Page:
— 2019 High-performance UTV test —

Polaris never rests. The company is constantly developing new products to deliver vehicles as close to what the customer wants as possible. Since the release of the Can-Am X3, Polaris customers have been begging for a long-travel RZR to match the X3 X rs. Polaris listened and one-upped Can-Am by not only widening its current turbo machine like Can-Am did, but strengthening the frame, suspension components and clutching, building a better product—not just a wider one. The original Turbo S (released in November 2018) is a high-end machine. It comes with electronically adjustable shocks, a navigation system, Sparco steering wheel, a roof and full doors. Those features come at a cost that takes the machine well over the $30,000 mark for the four-seat version. Now, only months after the Turbo S’ debut, Polaris is offering a stripped-down version with about a $2600 price drop, coming in at $28,399. That new version is called the 2019 Polaris RZR XP Turbo S Velocity edition. It’s available in two- and four-seat versions.

If you are a dune guy with a big crew, then a turbo is high on your priority list. The 2019 Polaris RZR Turbo S4 Velocity edition is the perfect machine to start a build with. It has what you need to get going while leaving room for customization.


At $28,399, the four-seat Velocity RZR is $2600 less than the original Turbo S4 and $1500 less than the Can-Am Maverick X3 Xrs Max four-seater. On the Can-Am, you do get a roof and beadlock wheels.

With the absence of the Ride Command info center Polaris added convenient dry storage above and below the switch panel. There are two more places for storage above and below the passenger grab handle.


When we say “stripped down,” we don’t mean the important parts. Even the big change in the shock department isn’t a downgrade. Sure, the electronically adjustable Fox Shox have been replaced with Walker Evans Velocity shocks, but the WEs are just as good and even better in some cases. This model is lacking a roof, lower door quarters and doesn’t feature the Polaris Ride Command navigation console or rear-facing camera. It still has 32-inch ITP Coyote tires, massive wheel travel, four-point harnesses and a 168-horsepower Turbocharged engine. About the only thing that feels downgraded from the driver’s seat is the steering wheel. Gone is the nice Sparco wheel and in its place is the standard plastic steering wheel, which isn’t all that bad.

The four-point, sewn-together belts are easy to put on and secure the passengers in much better than a standard automotive-type three-point harness. The stock bucket seats are still plenty comfortable. They remove easily and can be used on the ground.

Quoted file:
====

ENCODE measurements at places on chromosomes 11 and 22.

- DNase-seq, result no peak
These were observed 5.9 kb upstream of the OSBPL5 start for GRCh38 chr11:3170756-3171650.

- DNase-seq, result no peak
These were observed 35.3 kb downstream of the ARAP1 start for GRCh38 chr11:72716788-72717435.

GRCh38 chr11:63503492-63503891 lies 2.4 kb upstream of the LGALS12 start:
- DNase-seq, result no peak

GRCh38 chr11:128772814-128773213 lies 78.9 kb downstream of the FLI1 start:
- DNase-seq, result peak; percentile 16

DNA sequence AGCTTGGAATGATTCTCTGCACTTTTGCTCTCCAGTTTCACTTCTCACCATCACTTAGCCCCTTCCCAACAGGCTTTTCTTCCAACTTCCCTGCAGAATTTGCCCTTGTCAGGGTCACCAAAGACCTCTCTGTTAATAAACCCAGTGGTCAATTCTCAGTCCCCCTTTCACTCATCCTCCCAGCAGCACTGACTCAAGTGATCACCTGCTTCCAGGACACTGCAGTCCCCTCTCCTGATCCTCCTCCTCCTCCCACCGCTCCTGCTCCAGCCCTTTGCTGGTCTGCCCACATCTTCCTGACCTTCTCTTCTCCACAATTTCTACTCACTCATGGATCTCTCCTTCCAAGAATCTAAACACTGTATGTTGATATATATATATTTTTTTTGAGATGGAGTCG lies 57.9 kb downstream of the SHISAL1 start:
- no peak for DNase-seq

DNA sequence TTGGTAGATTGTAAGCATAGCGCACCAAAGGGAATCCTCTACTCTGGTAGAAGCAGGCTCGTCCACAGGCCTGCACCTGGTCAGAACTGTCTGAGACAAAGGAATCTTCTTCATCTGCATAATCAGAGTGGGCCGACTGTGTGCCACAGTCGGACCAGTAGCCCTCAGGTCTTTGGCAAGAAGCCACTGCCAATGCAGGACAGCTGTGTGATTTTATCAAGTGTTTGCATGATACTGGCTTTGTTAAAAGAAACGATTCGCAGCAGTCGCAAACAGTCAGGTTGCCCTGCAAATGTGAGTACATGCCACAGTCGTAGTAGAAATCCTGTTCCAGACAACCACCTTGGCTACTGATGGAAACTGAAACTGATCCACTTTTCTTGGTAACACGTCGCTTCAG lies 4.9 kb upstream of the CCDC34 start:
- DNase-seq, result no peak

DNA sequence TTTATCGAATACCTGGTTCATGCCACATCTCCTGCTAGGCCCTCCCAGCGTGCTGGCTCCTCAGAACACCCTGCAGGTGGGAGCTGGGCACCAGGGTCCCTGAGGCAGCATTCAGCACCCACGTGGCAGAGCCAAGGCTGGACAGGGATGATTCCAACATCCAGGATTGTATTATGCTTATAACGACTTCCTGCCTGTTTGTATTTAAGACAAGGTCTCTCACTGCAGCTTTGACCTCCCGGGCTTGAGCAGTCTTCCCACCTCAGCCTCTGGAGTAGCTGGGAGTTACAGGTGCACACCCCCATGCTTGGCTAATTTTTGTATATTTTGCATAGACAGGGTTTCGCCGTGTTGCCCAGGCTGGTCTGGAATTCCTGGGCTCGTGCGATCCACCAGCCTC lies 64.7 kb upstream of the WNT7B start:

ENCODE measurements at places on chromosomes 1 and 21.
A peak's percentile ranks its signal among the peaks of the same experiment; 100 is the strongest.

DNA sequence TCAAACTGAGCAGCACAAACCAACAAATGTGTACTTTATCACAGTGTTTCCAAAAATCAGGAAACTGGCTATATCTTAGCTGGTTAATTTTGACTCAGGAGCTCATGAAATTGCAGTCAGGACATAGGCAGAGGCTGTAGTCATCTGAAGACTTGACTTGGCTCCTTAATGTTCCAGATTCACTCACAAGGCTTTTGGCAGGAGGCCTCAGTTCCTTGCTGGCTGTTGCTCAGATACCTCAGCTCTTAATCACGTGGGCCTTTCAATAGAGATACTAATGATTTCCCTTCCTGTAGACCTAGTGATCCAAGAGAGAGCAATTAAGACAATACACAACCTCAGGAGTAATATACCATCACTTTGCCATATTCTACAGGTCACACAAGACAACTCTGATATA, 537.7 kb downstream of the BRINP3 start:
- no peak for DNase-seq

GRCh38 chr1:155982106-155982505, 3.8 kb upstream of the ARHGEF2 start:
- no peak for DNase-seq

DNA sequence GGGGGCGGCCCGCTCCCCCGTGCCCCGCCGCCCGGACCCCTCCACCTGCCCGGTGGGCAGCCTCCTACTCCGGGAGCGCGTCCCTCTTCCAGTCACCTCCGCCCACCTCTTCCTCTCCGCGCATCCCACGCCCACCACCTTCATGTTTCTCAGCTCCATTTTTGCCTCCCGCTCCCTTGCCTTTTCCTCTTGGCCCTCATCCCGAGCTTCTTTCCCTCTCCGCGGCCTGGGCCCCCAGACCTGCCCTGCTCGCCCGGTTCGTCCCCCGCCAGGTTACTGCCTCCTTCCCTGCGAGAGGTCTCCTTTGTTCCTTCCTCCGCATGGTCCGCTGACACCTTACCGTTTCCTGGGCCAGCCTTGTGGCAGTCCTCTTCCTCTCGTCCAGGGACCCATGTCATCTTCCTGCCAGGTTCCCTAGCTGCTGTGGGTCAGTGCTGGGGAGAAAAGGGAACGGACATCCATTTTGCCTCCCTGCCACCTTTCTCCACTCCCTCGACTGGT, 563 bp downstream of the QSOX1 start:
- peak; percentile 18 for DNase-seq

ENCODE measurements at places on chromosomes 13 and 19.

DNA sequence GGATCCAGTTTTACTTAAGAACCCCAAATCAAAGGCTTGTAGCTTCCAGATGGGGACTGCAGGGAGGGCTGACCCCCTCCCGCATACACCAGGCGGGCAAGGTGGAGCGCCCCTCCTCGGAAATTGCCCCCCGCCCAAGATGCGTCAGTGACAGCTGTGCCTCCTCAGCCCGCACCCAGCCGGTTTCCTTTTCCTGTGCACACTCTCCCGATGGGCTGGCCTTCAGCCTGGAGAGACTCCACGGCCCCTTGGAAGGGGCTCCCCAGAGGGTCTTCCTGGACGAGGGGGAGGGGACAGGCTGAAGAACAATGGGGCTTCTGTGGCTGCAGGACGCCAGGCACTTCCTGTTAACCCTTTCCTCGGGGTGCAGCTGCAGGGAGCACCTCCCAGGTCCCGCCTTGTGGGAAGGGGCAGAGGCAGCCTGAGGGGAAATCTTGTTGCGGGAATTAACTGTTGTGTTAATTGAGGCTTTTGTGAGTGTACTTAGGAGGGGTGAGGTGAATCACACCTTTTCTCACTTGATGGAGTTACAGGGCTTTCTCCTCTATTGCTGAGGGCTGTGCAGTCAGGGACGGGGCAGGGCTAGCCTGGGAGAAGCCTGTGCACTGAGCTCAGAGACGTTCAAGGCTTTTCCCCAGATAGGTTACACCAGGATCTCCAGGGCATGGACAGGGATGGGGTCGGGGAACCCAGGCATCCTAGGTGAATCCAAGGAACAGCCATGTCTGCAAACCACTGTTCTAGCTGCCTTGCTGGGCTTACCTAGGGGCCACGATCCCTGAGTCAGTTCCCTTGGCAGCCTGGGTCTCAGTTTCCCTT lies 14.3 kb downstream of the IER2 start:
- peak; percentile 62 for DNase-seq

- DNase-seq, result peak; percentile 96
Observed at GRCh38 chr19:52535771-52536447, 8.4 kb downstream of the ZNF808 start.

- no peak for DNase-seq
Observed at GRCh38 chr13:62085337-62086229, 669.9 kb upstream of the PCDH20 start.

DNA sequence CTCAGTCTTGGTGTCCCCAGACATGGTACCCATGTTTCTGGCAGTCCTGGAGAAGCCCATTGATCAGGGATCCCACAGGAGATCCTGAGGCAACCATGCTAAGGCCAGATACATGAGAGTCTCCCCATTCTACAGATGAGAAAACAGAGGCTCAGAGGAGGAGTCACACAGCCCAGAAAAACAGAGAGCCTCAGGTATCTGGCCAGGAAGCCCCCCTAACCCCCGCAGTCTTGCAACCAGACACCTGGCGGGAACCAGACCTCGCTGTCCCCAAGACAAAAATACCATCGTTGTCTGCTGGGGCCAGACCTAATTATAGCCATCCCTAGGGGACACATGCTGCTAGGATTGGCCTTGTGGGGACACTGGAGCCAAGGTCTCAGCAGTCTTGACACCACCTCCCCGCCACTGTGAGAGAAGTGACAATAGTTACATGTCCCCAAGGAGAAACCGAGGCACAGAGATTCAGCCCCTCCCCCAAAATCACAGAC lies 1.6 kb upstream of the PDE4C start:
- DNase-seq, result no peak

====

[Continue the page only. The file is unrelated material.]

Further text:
This is arguably the fastest four-seat, high-performance UTV you can buy. Can-Am claims its X3 has 4 more horsepower, and both manufacturers claim their machines weigh around 1850 pounds. However, the ITP Coyote tires hook up way better than the standard Big Horns that most vehicles come with stock, including all X3s. In stock trim, the Velocity four-seater will accelerate harder and is electronically governed to top out at 80 mph.

The Turbo S is the first UTV equipped with 32-inch tires and one of very few with the same size tire found on all four corners. The ITP Coyote’s have great forward bite and excellent braking traction.


According to Polaris, this machine has 20-percent-better CVT belt cooling than the standard XP Turbo. The clutch action is also improved, so the car doesn’t feel one bit slower than a narrower, lighter XP Turbo. When you stab the throttle, all three of your passenger’s helmets will be pushed into the seat backs. Thankfully, there is a grab handle for everyone, because they will all be locked on with white knuckles. Whether you start from a standstill or accelerate from a rolling start, the Turbo S hits smooth but strong, providing thrills to all. On concrete, in 2WD, you can light the back tires up easily! On dirt, all four spin.

This turbocharged powerplant is the same 925cc mill as in the other RZR XPTs. It has updated components, like the silicone-covered O2-sensor wire lead, heat-shielding, EFI settings and stronger drivetrain.


The 117-inch wheelbase is nearly perfect for a vehicle of this weight and width. Most 800-horsepower Trophy Trucks and big Class 1 off-road race cars are built with only a slightly larger 125-inch wheelbase, so this measurement is much better in a wide variety of conditions when compared to the 135-inch wheelbase of the X3 Max. Cornering is still precise for a four-seater. This car has a true 16 inches of ground clearance, so it doesn’t drag its belly when going down ledges or through deep whoops at slower speeds.